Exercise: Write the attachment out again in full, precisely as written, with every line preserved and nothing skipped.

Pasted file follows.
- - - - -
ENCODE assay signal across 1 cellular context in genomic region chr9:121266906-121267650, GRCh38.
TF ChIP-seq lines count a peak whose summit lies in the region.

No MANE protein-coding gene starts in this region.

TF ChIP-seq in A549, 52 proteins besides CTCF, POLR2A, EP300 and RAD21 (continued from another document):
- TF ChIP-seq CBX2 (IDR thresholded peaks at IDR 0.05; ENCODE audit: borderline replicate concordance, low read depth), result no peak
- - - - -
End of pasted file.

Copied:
ENCODE assay signal across 1 cellular context in genomic region chr9:121266906-121267650, GRCh38.
TF ChIP-seq lines count a peak whose summit lies in the region.

No MANE protein-coding gene starts in this region.

TF ChIP-seq in A549, 52 proteins besides CTCF, POLR2A, EP300 and RAD21 (continued from another document):
- TF ChIP-seq CBX2 (IDR thresholded peaks at IDR 0.05; ENCODE audit: borderline replicate concordance, low read depth), result no peak